In 1945 we would have lost very much indeed if all our secrets had become known to the Russians. At that time we had a great technical advantage; in the field of atomic weapons we enjoyed a monopoly. Undoubtedly some secret information was lost to spies who worked for the Communists, but a whole complex technology cannot be given away by a few reports. The reasons to guard our information remained strong.

At the present time we do not seem to be ahead of the Russians in military technology or in science. Differences remain which are to our advantage in some fields and are to the advantage of the Russians in others. Science and its military applications have made giant strides behind the Iron Curtain in the last 12 years. This fast development shows that Russian education must be excellent. Soviet progress proves that our competitors are moving ahead with a most impressive momentum. It is practically certain that they will surpass us in the next few years.

Let us look into this situation more concretely. We have plenty of evidence that Russian children between the ages of 10 and 20 receive a better technical education than do our own youngsters. These children will be the most active scientists a decade hence. As the lead-time in scientific education is long, we probably cannot prevent the loss of our scientific leadership. The best we can hope for is to recapture later what we are losing now.

If we are no longer foremost in science and in military technology, our secrets will obviously be of less value. Most of our secrets will be known to the Russians from their own work. It does not follow that we must abandon all secrecy, but it is clear that we can more easily afford to share our secrets with our allies. It would seem to me that henceforth it is less important to keep our secrets and more important to produce additional knowledge and additional technical tools. Our security lies in speed; our allies could be most helpful in our efforts to attain it.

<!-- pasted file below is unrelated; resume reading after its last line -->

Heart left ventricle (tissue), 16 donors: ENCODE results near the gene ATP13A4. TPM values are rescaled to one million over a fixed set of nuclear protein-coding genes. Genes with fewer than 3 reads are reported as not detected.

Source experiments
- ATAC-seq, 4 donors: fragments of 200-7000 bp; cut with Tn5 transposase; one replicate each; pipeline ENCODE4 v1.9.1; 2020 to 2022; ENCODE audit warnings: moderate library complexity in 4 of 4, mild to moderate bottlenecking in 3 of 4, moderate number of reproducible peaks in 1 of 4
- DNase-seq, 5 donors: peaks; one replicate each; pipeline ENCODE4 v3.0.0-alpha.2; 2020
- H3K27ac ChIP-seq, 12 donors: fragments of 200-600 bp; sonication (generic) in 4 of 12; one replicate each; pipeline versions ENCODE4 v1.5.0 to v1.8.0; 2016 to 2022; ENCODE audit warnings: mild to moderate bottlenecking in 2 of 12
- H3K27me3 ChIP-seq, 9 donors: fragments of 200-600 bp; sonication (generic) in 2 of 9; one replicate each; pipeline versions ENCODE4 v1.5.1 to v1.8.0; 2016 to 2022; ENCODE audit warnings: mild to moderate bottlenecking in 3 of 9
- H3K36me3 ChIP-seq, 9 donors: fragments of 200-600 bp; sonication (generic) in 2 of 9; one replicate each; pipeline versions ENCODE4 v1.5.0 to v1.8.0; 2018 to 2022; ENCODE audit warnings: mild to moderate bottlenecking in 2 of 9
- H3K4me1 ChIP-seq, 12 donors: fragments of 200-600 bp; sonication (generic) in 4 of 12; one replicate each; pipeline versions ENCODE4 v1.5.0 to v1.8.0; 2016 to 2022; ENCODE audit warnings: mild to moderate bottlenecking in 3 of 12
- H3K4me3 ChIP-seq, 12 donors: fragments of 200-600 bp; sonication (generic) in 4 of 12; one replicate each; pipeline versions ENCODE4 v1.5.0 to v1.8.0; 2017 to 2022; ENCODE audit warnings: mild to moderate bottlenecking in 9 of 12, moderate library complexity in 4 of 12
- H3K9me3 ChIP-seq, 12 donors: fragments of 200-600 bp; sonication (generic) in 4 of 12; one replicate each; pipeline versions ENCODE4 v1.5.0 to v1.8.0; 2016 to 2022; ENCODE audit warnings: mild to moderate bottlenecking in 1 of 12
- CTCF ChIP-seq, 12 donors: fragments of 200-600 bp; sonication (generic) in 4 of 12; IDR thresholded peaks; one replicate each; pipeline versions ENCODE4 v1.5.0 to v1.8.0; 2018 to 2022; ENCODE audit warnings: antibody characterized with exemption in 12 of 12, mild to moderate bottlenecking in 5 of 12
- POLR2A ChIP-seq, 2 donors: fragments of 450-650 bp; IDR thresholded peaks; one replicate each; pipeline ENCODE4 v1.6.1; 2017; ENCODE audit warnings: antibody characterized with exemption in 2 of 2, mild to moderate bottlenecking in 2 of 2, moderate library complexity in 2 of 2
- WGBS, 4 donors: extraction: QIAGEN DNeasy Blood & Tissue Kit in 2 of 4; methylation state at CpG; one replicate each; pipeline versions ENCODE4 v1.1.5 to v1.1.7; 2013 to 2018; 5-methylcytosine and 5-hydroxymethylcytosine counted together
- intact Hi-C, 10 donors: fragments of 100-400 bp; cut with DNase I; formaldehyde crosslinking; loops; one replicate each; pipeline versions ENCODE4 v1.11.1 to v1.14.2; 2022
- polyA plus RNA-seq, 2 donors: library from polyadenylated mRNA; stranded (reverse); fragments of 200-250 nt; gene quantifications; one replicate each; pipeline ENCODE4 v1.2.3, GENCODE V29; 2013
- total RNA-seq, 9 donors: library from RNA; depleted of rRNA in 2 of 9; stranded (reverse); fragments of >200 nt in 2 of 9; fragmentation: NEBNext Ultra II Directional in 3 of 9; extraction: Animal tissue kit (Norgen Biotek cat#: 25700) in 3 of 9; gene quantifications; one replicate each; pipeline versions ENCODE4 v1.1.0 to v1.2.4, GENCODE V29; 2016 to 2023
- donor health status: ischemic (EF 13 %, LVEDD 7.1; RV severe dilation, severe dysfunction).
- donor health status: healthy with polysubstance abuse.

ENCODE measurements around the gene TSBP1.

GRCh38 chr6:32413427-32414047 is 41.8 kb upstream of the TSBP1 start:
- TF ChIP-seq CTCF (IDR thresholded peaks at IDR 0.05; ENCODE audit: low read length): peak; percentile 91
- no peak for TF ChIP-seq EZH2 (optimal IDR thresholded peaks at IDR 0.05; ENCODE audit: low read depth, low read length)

American science has surpassed the European because of our mass education. We have sown our seed more widely and more fruit was borne. Soviet Russia is surpassing us now because to mass education she has added the highest incentives for technical and scientific accomplishments. This competition will not be easy for us to win.

To help our allies to educate more scientists and engineers is one obvious move in the battle for future leadership. To integrate the efforts of the free nations in military technology is another. The miracles of modern science are not created by one brain and one pair of hands. We need broad financial support, teamwork and the spirit of friendly competition. We need the spirit of World War II which merged into a common and urgent enterprise the work of American, British and Canadian scientists. The present emergency is even greater. The response must be greater if freedom is to survive.

I would like to summarize my ideas in a simple statement. Let us start our planning with the word "Do." It is a mistake to begin with "Don't." Prohibition is futile. Action can be fruitful. I do not believe that disarmament will prevent war. I do believe that active, close and full coöperation between free nations can lay the foundations of a peaceful future.

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  • EDWARD TELLER, Professor of Physics and Associate Director, Radiation Laboratory, University of California; concerned with planning atomic and hydrogen bombs since 1941; staff member, Los Alamos Scientific Laboratory, 1949-51